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Waterborne Diseases

Water Related Diseases

The water-related diseases have basically been eliminated in the wealthier countries. However it is a major problem within the African villages. With a death toll of four billion from diarrhea each year (World Health Organization, 2000), a lack of clean water is what brings this result. Unclean water is responsible for additional diseases such as cholera, guinea worm, thyhpoid, and intestinal worms, which kill more than 8 million people throughout the world each year. Water-related diseases typically are placed into four categories. These include waterborn, water-washed, water-based and water-related insect vectors.

Africa Needs CDC, Inc

Cholera outbreaks can occur sporadically in any part of the world where water supplies, sanitation, food safety and hygiene practices are inadequate.

Waterborn diseases are caused by the ingestion of water contaminated by human or animal faeces or urine containing pathogenic bacteria or viruses. These include cholera, typhoid, amoebic and bacillary dysentary, among other diarrheal diseases.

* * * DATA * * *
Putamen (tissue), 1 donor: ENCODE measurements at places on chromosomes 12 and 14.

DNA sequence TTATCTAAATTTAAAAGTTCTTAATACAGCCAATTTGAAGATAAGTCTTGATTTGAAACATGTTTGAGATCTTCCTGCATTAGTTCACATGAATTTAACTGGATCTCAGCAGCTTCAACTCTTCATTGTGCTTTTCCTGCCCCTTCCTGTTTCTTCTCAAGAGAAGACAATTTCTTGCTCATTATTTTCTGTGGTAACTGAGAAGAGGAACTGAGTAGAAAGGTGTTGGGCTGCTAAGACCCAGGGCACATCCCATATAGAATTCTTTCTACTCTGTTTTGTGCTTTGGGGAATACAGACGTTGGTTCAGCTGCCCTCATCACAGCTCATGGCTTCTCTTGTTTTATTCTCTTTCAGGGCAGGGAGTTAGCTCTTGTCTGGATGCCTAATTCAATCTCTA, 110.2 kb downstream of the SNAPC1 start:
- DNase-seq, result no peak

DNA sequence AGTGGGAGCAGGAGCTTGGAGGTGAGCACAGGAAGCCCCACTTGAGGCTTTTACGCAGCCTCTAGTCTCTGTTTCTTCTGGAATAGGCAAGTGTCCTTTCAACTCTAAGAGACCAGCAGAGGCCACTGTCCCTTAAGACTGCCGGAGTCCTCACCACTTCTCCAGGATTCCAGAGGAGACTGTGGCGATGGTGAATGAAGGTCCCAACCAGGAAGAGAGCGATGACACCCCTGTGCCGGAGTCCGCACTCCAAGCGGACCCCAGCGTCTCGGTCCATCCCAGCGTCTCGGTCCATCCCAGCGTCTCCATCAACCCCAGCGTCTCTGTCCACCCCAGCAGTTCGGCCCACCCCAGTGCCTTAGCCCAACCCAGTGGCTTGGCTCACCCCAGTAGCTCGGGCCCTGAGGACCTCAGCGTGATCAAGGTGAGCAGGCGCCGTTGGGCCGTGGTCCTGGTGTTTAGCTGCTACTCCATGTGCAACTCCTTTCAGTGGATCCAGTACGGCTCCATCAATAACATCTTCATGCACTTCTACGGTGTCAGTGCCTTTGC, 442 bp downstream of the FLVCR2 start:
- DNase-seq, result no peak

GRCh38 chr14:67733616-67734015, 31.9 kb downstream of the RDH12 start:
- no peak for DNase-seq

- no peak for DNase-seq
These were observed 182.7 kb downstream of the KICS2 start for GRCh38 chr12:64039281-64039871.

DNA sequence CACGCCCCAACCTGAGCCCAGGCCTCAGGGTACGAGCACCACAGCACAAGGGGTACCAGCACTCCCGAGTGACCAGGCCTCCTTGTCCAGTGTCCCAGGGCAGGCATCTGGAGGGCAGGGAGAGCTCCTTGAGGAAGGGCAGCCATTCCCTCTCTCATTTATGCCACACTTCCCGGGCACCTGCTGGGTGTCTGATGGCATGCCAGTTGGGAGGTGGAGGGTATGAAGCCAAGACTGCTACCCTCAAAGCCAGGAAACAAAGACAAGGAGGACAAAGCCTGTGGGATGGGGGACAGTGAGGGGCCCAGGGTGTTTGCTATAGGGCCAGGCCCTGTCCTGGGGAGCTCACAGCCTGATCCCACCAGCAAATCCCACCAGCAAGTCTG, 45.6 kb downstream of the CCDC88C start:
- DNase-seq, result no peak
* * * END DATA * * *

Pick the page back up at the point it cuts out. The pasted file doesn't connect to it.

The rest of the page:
Water-washed diseases are caused by poor personal hygience and skin or eye contact with contaminated water, including scabies, trachoma and flea, lice and tick-borne diseases. Without clean water these issues continue to arise.

Water-based diseases are caused by parasites found in intermediate organisms that live in the contaminated water, including dracunculiasis, schistosomiasis and other helminths.

The World Health Organization (WHO) estimates that 80 percent of all sickness in the world can be blamed on unsafe water and poor hygiene, especially in the villages of Africa. These villages are being ignored, receiving no attention.

Water-related diseases are caused by insect vectors, especially mosquitoes that breed within the water. Diseases coming from this include dengue, filariasis, malaria, onchocerciasis, trypanosomiasis, and yellow fever.

Africa Needs CDC

Tad Worku, founder of Africa Needs is photographed after he surprised the village that they will receive a new water system without disease.

All of the aforementioned categories of water diseases arise from the lack of clean water. Without an adequate supply of water, disease and death are sure to come. Parasites reside within the water in the African villages and enter the human body through drinking. These parasites eventually increase in size and eventually take over the human bodies immune system. Insects are also drinking this water and then biting humans, passing the disease on. With all of these diseases knowingly coming from contaminated water, the question must be asked why we allow insects, much less human beings to drink from this bacteria-trap. They have no other choice unless something is done to give them that choice and purify this water.

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